Forms of intellectual property –

It is no secret that Indian cinema is known for enthralling audiences with the vibrant amalgamation of stories, dialogues, music, and dance. The songs, background music, dialogues, choreography, and characters are the foremost assets for which a film is known and appreciated. These are also the precious intellectual property of the filmmakers. Here’s a breakdown of different forms of intellectual property and the means to protect the same –

Protected by Copyright –

  • Script and Screenplay – includes story, narration and dialogues
  • Music and Lyrics – includes background score, composition, and lyrics of songs
  • Cinematographic work – Audio-visual expression of the story and other nuanced details like backdrops, lighting, etc.

Protected by trademark, if distinctive and identifying marks –

  • Title and character names
  • Studio logos and slogans

Strong and distinctive trademarks allow the licensing of characters and logos for revenue generation through merchandise while ensuring that classic films and characters are not illegally exploited.


Copyright is a bundle of rights given to creators over their creations as a measure of protecting and rewarding creativity. An author is a person who creates the work, and he/she is the first owner of copyright.

The Copyright Act, of 1957 was the first legislation in India to protect original literary, musical, and artistic works. This act grants exclusive rights to the creators of these original works.  These rights include ownership, reproduction, adaptation, translation, public performance, and broadcasting.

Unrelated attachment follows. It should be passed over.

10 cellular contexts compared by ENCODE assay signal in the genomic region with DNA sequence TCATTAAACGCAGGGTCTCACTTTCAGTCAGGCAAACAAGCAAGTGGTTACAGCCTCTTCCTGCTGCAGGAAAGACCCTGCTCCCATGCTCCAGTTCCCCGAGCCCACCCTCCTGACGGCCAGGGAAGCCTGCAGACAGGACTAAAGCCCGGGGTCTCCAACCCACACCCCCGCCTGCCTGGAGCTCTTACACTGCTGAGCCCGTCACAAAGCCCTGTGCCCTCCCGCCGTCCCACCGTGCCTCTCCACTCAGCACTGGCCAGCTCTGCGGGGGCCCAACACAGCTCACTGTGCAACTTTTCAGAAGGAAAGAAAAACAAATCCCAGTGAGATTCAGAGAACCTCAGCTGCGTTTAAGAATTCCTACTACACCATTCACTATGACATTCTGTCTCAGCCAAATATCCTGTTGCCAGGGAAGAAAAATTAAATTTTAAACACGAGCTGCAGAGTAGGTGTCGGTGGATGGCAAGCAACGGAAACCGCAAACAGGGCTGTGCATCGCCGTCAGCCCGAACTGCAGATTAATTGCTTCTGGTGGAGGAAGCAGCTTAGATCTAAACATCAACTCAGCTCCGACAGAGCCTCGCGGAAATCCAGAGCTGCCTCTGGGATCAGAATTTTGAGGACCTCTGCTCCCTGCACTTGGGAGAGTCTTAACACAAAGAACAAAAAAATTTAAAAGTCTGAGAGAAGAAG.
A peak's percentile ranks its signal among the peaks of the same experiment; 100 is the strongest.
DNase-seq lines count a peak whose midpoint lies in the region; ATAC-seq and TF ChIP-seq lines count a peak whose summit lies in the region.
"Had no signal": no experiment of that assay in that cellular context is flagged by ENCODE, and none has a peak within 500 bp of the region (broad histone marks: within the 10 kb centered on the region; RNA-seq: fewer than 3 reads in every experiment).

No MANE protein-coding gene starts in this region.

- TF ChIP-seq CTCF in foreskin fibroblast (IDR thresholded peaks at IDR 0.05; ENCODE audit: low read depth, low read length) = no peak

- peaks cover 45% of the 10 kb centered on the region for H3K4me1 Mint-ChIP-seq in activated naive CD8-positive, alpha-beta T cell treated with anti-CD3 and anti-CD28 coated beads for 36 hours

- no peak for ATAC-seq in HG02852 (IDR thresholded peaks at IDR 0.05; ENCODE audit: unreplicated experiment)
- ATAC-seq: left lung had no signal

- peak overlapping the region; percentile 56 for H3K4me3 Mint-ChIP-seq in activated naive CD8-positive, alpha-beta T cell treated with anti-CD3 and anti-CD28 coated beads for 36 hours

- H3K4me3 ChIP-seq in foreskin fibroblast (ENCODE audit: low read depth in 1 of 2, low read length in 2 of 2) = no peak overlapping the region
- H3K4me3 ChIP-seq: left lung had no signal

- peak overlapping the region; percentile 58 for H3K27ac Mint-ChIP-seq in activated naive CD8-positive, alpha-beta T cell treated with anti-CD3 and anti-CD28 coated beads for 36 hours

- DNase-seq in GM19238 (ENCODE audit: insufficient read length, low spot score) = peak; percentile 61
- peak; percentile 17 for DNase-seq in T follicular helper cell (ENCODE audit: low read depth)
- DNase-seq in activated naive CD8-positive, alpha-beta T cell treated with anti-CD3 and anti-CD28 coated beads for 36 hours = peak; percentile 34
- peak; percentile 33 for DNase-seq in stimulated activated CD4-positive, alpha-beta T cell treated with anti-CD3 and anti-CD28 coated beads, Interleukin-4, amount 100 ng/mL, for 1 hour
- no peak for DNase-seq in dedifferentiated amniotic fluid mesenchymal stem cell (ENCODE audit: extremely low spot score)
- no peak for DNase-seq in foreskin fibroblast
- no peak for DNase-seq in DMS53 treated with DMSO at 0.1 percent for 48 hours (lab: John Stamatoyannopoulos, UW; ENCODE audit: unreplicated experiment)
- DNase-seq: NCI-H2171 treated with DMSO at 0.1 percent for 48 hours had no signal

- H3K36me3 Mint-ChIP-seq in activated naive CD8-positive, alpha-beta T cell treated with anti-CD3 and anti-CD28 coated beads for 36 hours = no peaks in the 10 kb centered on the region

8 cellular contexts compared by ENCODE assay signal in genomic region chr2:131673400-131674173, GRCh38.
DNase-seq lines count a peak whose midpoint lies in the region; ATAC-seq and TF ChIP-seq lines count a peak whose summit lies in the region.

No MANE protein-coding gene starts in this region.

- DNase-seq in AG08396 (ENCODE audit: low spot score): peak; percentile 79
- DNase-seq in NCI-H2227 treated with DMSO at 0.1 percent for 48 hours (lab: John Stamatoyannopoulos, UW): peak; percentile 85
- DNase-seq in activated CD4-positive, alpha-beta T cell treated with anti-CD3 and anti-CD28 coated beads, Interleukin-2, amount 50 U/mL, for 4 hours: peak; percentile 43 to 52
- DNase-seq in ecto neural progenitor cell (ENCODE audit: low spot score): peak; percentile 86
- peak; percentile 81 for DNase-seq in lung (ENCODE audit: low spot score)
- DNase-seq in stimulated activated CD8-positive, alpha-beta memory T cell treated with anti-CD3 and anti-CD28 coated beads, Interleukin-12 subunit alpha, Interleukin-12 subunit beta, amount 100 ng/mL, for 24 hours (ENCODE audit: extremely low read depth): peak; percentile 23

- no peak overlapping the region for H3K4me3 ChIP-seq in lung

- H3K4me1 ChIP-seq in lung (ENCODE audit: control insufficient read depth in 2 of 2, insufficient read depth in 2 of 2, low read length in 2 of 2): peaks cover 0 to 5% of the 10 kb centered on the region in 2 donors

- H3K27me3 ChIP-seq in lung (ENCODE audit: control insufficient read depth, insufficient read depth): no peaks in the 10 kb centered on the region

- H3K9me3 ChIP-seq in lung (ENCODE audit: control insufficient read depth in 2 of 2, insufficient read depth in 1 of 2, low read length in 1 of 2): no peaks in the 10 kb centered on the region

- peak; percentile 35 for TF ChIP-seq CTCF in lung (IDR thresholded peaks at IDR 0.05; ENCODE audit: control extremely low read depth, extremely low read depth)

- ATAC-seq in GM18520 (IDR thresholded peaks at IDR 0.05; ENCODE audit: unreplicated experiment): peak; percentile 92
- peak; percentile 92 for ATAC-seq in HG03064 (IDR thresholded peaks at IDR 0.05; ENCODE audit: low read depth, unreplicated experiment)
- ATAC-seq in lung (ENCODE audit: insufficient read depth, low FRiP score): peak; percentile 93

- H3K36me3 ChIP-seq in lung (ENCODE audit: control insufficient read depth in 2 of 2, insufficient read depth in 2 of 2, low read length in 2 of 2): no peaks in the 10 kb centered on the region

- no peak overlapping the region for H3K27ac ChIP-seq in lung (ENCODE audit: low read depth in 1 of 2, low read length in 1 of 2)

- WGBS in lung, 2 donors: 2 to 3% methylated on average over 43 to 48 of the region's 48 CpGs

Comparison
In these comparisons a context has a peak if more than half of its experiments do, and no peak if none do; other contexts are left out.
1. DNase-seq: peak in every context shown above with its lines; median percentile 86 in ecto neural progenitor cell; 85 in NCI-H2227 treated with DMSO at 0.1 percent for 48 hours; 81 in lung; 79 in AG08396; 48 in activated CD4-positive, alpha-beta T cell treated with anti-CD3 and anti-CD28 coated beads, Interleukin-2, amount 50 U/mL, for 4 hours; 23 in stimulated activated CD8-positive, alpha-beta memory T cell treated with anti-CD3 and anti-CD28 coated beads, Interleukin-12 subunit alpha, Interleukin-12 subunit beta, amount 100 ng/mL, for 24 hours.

Concerning cinema, a cinematograph film i.e. any work of visual recording that includes a sound recording accompanying visual recording, and musical sound recordings is also protected under this act.

As per Section 17 of the Copyright Act, the producer is the first owner of the copyright for a cinematograph film and sound recordings. However, the producer is not the only one who has rights over the film and sound recordings. The other deserving artists are also right-holders of other special rights.

In 2007, Shree Venkatesh Films Pvt. Ltd. was accused by the makers of the blockbuster Hindi film, ‘Namastey London’, of copying the storyline and screenplay without their permission and using the same in their Bengali film. The matter was brought before the Calcutta High Court, but a settlement (offering of sum and acknowledgment by the accused) was sought between the makers before the final verdict. Thus, this case highlights how a film can be protected by copyright.

A copyright is not protected in perpetuity.  Section 26 of the Copyright Act specifies that in the case of films and sound recordings, it is protected for a period of 60 years from the date of publication.